If You Think Tasmania Is Just Wilderness and Golf, You’re Wrong

Australia’s island state has cultivated an impressive arts scene—with hip restaurants and bars to go with it.

If You Think Tasmania Is Just Wilderness and Golf, You’re Wrong


Remi Chauvin

Tasmania has always had a mysterious end-of-the-earth allure to rugged adventure seekers and luxury travelers alike, with its diverse wildlife and stunning natural beauty. The intrepid can choose to explore the island state’s wilderness by foot or bike, and discerning adventurers can seek out luxe lodges like Saffire Freycinet and Pumphouse Point , which offer immersive experiences with sophisticated trappings. Urban retreats like The Islington, Mona Pavilions, and The Henry Jones Art Hotel blend art with superb food and wine.

But since the 2011 opening of David Walsh’s iconoclastic Museum of Old and New Art in a working-class suburb of Tasmania’s capital, Hobart, another ecosystem prospered, complete with edgy art and hyper-local eateries that might give Scandinavia’s Nouveau Northern restaurants a run for their money. Naturally, this newish hip scene has made Tasmania a major destination for culture vultures as well as adventure and luxury travelers.

Here what’s hot right now.

Barnbougle Dunes Golf Links

Barnbougle Dunes Golf Links

Photo courtesy Barnbougle Dunes


Museum of Old and New Art

There’s always something in the works at Mona, one of the world’s largest private museums where antiquities sit alongside avant-garde art in a womb-like cave on the edge of the Derwent River. Start your Mona journey at the new Brooke Street Pier by boarding the Mona Roma cool cat(amaran), all decked out in camouflage, street art, and fibreglass sheep, with Trevor the noisy parrot in prime position at the bar.

One of Mona’s most popular exhibitions is James Turrell’s Amarna, a work harnessing the numinous potential of light and space at sunrise and sunset. Mona describes it as an elevation of the museum’s subterranean ponderings on the human condition. Make an evening of it with The Golden Hour, where you gather at the Wine Bar for drinks and appetizers before enjoying Amarna’s sunset sequence which turns the sky supernatural colours. Then feast on a communal sort of Last Supper where Christ (David Walsh’s cat) might even make an appearance. Four more Turrell works will be housed in an upcoming gallery extension.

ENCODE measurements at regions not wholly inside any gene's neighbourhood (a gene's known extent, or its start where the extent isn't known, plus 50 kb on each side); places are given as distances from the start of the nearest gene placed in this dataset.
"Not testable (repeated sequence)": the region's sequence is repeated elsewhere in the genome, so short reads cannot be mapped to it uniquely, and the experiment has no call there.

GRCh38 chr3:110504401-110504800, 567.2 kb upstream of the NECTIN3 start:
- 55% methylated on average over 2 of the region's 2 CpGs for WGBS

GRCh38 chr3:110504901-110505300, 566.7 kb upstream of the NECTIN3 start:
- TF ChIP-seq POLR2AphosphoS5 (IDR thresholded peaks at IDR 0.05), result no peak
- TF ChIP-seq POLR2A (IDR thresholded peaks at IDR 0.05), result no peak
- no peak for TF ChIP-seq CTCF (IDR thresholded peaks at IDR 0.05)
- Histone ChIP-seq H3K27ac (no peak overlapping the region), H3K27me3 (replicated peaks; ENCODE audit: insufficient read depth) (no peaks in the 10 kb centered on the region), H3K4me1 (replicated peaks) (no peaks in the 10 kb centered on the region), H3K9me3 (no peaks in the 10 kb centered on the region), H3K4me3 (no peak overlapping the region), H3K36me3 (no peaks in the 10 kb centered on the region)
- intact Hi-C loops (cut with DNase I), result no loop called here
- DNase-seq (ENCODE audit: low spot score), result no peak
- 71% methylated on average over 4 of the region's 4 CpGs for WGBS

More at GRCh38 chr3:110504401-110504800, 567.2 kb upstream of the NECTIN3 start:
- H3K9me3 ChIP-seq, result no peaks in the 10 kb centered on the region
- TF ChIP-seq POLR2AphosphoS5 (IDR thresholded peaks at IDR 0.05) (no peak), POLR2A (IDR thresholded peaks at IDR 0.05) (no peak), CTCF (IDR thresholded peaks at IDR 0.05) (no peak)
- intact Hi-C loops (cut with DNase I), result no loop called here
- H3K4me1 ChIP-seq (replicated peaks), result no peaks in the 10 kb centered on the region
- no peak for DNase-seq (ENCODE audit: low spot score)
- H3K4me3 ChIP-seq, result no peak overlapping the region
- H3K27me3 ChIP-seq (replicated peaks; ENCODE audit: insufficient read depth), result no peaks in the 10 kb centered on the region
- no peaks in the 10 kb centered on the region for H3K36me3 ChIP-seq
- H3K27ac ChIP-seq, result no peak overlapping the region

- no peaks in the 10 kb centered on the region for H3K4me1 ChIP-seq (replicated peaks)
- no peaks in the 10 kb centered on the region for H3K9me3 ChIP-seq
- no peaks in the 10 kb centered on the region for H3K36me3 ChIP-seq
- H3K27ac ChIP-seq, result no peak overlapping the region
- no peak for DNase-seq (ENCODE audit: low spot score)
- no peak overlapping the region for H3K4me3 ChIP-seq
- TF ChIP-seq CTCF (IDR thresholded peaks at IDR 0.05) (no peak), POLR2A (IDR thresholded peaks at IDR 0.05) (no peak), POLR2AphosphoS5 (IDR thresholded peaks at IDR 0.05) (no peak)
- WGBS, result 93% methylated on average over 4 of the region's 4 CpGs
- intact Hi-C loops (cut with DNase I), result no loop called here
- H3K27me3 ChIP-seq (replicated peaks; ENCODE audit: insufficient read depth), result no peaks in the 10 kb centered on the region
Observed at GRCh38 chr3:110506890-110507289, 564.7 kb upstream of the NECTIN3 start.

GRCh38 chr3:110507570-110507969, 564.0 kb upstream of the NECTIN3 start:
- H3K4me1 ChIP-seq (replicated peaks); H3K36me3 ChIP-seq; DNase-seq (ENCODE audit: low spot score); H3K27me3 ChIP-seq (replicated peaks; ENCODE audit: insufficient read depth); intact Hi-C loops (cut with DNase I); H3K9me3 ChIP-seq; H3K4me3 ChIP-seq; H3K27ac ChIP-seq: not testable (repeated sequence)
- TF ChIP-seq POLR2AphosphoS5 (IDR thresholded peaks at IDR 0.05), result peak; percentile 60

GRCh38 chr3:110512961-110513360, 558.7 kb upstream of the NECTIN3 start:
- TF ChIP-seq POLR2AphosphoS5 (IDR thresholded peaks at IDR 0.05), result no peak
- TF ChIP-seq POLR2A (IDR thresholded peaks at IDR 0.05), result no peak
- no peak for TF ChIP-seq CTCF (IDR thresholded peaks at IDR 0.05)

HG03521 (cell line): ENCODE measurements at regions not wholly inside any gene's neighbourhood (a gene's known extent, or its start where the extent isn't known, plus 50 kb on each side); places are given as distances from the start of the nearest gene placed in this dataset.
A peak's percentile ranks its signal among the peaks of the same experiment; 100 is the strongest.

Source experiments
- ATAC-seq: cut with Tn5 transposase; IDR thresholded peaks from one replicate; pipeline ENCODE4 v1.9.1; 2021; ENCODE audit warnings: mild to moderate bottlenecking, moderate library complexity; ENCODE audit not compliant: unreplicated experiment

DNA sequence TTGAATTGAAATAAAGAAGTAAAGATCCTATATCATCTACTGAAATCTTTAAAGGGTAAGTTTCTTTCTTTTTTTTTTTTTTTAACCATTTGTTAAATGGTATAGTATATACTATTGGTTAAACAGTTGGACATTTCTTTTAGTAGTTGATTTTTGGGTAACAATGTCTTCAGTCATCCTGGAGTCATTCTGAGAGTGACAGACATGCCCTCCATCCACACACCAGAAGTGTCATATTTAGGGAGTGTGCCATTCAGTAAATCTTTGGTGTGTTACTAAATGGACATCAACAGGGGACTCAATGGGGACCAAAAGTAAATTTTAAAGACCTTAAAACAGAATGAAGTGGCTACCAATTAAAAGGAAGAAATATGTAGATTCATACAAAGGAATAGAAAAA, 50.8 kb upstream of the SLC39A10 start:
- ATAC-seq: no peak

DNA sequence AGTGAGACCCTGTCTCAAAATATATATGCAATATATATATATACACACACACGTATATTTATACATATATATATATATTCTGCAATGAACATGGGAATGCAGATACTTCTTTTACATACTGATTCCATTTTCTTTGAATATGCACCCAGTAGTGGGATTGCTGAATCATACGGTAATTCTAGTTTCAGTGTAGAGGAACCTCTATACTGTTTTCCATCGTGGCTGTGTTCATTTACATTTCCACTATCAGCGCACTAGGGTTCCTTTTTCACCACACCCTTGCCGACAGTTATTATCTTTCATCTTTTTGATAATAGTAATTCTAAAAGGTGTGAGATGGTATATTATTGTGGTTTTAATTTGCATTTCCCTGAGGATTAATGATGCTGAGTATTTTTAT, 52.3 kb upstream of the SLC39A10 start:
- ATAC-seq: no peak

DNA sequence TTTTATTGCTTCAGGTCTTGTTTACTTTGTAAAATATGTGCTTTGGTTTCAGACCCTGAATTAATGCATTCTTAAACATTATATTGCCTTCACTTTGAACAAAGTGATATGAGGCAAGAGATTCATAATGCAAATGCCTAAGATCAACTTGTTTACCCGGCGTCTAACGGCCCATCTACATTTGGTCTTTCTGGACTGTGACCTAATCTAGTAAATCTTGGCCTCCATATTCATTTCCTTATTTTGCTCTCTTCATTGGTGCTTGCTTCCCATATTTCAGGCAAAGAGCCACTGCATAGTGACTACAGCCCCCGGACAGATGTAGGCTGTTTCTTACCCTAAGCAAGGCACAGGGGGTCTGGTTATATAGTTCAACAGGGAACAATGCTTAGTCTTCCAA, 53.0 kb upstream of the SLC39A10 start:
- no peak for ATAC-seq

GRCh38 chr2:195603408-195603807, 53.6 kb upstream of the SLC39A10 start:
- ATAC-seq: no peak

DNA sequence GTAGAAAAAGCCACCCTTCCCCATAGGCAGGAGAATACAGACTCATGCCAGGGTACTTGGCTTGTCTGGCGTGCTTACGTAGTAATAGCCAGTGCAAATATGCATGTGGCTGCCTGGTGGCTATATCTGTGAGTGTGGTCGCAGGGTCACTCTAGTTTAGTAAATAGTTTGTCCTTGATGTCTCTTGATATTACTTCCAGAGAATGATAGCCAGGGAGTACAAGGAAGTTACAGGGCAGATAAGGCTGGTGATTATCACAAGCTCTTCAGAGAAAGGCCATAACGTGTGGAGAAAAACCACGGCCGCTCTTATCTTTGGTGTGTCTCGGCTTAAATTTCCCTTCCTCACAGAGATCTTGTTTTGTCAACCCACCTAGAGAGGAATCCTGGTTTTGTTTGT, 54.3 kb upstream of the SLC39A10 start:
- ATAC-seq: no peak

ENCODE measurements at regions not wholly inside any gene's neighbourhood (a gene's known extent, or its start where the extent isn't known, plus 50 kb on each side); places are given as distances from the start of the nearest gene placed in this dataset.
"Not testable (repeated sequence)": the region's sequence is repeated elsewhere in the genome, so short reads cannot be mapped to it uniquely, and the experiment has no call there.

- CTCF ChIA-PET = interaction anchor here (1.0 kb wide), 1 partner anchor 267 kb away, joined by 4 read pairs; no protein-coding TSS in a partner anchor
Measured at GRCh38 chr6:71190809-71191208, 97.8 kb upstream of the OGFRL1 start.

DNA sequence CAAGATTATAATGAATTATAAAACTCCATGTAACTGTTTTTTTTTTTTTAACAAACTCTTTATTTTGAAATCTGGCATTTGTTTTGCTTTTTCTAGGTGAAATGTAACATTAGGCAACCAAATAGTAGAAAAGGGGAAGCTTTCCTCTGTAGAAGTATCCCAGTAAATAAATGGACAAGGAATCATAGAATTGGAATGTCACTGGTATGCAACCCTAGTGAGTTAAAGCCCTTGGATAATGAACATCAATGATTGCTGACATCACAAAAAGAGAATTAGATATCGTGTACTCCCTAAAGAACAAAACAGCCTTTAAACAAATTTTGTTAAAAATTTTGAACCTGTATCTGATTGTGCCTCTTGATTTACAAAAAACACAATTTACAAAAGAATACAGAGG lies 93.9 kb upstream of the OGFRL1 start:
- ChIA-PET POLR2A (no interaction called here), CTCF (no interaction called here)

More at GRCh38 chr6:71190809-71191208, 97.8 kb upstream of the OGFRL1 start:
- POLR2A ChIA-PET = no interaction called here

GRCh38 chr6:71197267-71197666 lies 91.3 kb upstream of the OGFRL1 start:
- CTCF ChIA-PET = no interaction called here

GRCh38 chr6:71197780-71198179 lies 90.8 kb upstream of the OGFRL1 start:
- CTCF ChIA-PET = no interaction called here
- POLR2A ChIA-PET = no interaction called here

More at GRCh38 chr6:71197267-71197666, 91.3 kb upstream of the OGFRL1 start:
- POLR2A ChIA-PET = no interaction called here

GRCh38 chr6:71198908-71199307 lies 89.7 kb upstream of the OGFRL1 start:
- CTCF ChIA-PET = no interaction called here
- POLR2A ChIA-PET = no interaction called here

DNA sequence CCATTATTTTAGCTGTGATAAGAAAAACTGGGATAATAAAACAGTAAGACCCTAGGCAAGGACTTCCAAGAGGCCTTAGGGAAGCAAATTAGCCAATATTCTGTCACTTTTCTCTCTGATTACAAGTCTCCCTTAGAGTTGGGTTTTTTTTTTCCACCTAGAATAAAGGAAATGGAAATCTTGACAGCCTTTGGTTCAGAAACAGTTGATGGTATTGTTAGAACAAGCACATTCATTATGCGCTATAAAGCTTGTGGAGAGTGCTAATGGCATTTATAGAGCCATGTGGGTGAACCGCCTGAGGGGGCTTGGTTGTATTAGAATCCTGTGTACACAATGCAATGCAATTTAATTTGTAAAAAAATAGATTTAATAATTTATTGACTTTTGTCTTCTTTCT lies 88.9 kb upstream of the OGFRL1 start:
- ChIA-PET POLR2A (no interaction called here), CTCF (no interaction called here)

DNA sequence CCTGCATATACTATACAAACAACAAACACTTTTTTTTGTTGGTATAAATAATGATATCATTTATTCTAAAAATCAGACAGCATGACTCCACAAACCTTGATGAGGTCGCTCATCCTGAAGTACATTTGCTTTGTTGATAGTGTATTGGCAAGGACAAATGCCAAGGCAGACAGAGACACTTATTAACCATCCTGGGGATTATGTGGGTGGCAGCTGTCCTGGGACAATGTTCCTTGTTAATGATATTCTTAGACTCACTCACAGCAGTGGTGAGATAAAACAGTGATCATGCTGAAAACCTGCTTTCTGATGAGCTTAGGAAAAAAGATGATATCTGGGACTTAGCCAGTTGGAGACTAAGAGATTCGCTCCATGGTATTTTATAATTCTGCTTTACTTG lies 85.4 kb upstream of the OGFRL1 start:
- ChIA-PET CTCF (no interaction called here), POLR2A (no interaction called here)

In the meantime, take a tour of the existing gallery with Tim Steiner, whose tattooed back Tim is a living artwork by Belgian artist Wim Delvoye. When not leading tours, he’s on display in the museum.

MoMa (Mona’s summer art, craft and food market) takes place every Sunday until the end of March. This year’s theme is about promoting gut health with fermented food and themed arts-and-crafts activities. Cloaca Professional, the museum’s controversial poo machine that recreates the human digestive tract, is also getting a detox and you can see the results when it does its business at 2pm each day.

And from June 10-21 there’s Mona’s Dark Mofo pagan-like winter festival in and around Hobart. It celebrates ancient and contemporary winter solstice mythologies, through large-scale public art, food, film, music, and most importantly light, culminating in a nude swim in the Derwent River.


Some of the fairy dust from Mona has brushed off on the recently refurbished Tasmanian Museum and Art Gallery, which features a terrific reimagined collection of the island state’s natural and social history as well as a rich spectrum of visual arts.